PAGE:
Inside the Alarming World of a Shopping Addict

Jessica Schiffer

Most of us enjoy shopping, especially those of us who consider fashion a hobby, but at the end of the day, our lives don’t revolve around it. We may covet numerous items, but we try to remain realistic about our finances, only buying what we can afford, and what we’ll really wear. Sure, there are occasional slip-ups—after all, nobody’s perfect—but generally we keep our shopping habits in control.

However, for a small subset of the population—compulsive shoppers—the opposite is true, and though it may not seem as dangerous on the surface, it’s an addiction on the level of alcoholism and drug abuse. Interestingly, it tends to affect the younger generations, often starting in the late teens to early 20’s. According to Donald Black, MD, a professor of psychiatry at the University of Iowa College of Medicine, the addiction has to do with “impulsiveness and lack of control over one’s impulses.” So what does that boil down to, exactly?

Chronically spending over budget, an inability to buy just one item, a tendency to hide purchases, impaired relationships due to self-destructive shopping behaviors, and regular consequences resulting from shopping. Like food and alcohol addiction, it follows a binge-purge cycle that comes with feelings of shame and guilt. “If [someone is] no longer in control of their shopping but their shopping is in control of them, they’ve crossed the line,” says Rick Zehr, the vice president of addiction and behavioral services at the Illinois Institute for Addiction Recovery.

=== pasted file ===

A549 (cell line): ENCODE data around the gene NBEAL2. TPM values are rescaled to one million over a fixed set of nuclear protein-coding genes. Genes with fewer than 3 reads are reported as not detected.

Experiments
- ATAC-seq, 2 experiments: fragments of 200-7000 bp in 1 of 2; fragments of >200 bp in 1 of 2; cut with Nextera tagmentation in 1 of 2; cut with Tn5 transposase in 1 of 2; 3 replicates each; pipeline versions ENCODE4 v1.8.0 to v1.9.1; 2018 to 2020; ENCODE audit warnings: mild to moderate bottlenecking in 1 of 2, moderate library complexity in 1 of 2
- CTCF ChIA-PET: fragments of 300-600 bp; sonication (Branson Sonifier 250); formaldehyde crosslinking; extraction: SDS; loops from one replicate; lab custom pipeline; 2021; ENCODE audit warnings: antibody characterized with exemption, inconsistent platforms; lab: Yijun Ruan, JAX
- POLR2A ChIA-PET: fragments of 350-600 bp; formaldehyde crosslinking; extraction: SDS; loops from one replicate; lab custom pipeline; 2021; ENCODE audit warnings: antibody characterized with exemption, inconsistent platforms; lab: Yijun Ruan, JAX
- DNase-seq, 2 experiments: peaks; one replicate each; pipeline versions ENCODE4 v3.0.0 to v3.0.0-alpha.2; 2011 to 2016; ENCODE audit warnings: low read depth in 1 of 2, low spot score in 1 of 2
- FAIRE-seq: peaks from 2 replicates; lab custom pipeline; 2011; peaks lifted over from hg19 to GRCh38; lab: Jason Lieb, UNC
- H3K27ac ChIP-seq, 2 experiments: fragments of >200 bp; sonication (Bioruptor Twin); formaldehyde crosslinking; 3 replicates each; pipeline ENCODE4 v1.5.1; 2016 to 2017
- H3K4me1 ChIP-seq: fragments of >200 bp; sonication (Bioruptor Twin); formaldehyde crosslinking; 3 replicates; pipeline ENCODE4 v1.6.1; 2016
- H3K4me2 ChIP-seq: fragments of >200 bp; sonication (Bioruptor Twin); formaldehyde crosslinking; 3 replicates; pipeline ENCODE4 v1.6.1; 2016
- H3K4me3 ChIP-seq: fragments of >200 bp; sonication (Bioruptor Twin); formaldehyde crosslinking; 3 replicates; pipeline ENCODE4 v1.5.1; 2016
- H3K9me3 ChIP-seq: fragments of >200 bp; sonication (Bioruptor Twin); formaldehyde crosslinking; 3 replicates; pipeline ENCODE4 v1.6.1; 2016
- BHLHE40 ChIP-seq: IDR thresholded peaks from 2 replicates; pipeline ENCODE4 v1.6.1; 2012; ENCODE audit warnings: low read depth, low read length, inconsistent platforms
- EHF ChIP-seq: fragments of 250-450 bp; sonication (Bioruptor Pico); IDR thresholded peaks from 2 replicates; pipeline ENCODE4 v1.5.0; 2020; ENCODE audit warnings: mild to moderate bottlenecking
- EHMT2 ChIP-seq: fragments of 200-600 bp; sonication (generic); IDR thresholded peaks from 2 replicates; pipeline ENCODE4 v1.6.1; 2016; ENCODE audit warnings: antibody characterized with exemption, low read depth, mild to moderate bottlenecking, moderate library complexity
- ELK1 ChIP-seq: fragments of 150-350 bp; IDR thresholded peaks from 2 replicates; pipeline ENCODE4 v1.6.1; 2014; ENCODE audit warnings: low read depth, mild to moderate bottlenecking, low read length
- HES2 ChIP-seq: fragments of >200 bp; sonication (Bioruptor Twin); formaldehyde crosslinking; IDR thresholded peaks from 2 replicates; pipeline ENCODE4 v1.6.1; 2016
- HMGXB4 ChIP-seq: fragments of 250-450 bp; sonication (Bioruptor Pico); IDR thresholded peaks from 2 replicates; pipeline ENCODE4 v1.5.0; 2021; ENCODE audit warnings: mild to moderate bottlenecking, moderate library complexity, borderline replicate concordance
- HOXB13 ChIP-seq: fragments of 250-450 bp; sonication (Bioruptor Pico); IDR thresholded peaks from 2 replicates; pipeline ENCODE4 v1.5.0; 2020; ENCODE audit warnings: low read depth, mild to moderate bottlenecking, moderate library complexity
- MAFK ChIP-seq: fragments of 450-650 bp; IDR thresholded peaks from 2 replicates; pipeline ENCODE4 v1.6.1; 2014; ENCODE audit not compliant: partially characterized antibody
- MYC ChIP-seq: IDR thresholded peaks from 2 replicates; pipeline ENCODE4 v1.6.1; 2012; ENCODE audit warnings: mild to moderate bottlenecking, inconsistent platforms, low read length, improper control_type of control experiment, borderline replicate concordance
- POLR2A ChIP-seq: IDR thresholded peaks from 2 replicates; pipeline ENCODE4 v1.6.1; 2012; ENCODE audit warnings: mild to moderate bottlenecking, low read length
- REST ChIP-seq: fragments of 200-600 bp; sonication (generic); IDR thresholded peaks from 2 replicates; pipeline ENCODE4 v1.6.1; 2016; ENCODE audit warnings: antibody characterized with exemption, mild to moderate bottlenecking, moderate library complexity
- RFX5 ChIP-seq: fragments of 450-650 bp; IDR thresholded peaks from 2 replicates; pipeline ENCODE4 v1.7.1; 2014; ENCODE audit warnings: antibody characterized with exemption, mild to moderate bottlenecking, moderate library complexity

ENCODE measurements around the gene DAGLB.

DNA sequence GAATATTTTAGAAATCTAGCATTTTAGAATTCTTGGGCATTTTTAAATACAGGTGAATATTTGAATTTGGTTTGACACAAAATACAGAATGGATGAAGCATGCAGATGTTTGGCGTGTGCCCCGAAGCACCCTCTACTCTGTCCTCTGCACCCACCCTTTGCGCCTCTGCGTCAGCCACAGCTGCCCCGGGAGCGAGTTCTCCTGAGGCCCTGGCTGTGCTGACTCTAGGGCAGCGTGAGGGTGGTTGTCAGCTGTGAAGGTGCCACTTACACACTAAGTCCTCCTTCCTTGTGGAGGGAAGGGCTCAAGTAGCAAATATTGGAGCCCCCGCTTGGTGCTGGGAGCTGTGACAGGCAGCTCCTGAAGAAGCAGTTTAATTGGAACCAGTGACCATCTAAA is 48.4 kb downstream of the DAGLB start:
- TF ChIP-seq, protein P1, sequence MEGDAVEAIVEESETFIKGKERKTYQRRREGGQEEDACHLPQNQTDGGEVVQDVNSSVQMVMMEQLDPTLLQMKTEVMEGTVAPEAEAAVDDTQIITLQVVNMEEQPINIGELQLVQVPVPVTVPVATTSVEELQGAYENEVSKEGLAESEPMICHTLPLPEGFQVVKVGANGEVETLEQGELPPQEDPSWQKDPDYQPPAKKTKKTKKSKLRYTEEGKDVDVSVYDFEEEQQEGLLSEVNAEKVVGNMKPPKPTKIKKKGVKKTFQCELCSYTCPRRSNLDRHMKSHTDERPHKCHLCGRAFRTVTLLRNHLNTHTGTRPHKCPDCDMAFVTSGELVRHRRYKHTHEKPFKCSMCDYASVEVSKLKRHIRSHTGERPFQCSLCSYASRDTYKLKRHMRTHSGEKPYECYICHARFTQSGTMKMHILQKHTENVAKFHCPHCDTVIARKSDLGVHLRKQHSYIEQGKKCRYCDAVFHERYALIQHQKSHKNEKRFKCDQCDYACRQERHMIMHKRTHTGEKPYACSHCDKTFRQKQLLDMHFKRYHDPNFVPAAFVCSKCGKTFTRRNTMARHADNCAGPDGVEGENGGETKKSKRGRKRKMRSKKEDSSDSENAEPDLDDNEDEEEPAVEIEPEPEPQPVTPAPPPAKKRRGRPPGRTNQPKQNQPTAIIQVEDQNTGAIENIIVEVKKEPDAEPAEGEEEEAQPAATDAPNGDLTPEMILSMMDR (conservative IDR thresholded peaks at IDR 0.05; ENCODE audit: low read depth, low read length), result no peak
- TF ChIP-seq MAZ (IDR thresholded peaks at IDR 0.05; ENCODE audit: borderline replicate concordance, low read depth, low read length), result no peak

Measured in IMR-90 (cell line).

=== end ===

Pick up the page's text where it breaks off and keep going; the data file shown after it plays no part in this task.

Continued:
He goes on to note that these people “buy with the idea that their purchase will relieve some emotional pain, ranging from low self-esteem to childhood trauma.” And as with other addictions, when a person takes part in the destructive behavior, the opiate receptors in their brain are turned on, causing them to feel momentary relief. But that’s the issue—it isn’t a real solution for whatever personal problems the shopper might be avoiding, in fact it tends to only make them worse.

To find out what that might look like, I spoke to a young woman named Claire whose mother struggles with severe shopping addiction. Scroll down to see what she had to say on the matter.

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